For the most part, it's been noted by most touring guitar players that bar gigs are the most fun as the pay is generally okay for the amount of time and actual work put in. Plus the crowd is usually "intimate" and will often send up drinks to band members to show appreciation if they're enjoying the music. Even the greatest guitarists have been heard talking about smaller venues being much more fun than playing for an arena of 30 or 40 thousand people.
After a while, a band gets feeling like it's time to take on a manager and go on tour. This is done on a local, regional scale at first.
This is probably the shittiest time in a bands career. Not only do you leave the comforts of home, but you do so by sleeping in a van full of equipment with 3 or 4 other dirty dudes... For weeks at a time.
Even if you have an indie band with some token chick bass player, the smell doesn't get much better.
You're still working for a few hundred bucks a night and that's split between all the members. You also have to pay for gas in an ancient relic of a vehicle, packed full of equipment, left over from the halcyon days of 59 cent gas. Tip: Get very used to surviving off of dollar menu beef and cheese and taking a shit once a week. A shit that has the consistency of dark matter.
You might actually stick it out on the road. You may actually get signed to a label. Granted it's not likely to be a major label, but if you do manage to gain the interest of an indie label with your shitty Death Metal, Ska-Jazz, Country fusion band it's highly recommended to sign the contract. Just read over it first. Contracts are notorious for having hazy wording that can be easily misconstrued by the legally uninitiated. This can end up with the label owning the rights to all the music you produce under that label. You may also find yourself legally obligated to produce 5 albums in 5 years as well as tour in support of those albums.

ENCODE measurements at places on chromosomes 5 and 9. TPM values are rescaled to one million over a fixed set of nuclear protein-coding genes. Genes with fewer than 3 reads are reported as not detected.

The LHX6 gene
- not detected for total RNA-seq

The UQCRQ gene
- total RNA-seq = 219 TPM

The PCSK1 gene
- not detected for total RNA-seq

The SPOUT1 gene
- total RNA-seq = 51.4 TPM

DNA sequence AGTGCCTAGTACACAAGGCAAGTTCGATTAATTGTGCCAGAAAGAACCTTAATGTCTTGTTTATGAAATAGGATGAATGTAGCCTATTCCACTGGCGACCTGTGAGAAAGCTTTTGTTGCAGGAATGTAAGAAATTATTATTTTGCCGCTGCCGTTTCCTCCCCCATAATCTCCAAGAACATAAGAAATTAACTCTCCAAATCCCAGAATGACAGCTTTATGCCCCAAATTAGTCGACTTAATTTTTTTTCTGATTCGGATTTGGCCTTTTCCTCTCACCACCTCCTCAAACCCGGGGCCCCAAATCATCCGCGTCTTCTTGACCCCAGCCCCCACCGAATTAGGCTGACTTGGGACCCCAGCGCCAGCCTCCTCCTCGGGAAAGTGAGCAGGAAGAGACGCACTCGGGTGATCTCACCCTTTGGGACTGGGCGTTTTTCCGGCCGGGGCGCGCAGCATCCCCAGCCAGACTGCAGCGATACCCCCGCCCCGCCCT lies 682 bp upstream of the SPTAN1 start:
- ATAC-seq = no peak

The fucked thing is, getting an album worth of good material is difficult. This is why bands like Metallica and Tool sometimes take 5 to 10 years to create an album worth buying... Or in Metallica's case you just ride the wave of all the good shit you made in your prime for the next 20 years.
You've managed to get as big as The Stones and you've got the sold out sports arena to prove it. If Mtv still played music instead of shitty reality TV dating shows, your video would be in constant rotation. Even the radio edit version of the first (and only good) track on your new album is being played so often that the people that actually liked your music to begin with would rather drive an ice pick into their eardrums than hear your fucking single one more time.
But to spite the fact that even though the people that elevated you to guitar god status now cant stand to hear your music, you sell out entire stadiums to people that have no honest appreciation for rock and roll music and buy the concert T-shirt as a souvenir rather than genuine advertising support of your band.
You have all the Yes-Men you want to shower you in enough cocaine to make your tour bus look like wintertime in Aspen Colorado. There's literally a hundred hot chicks waiting in line for a chance to give you an enthusiastic blow job and you wipe your ass with any dollar bill with a denomination less than 100. Life is pretty good, right?
Several years pass and you have bumps on your dick that doctors can't even identify and holes in your sinus large enough pass a finger through from all the coke you've snorted out of groupie snatch. Things are fucked in a bad way but you and the guys hold it together just long enough to record one last shitty album before your lead singer offs himself with a bad batch of heroin or a simple shotgun blast to the face.
What does the future hold for you and your surviving band mates? Well, there's always a VH1 Behind the Music special, isn't there? And you'll always make residual income off the royalties from your first few albums that remain timeless. Hopefully you didn't blow all your money erecting a palace made of gold when the money was flowing into your bank account like lesbians into Lilith Fair...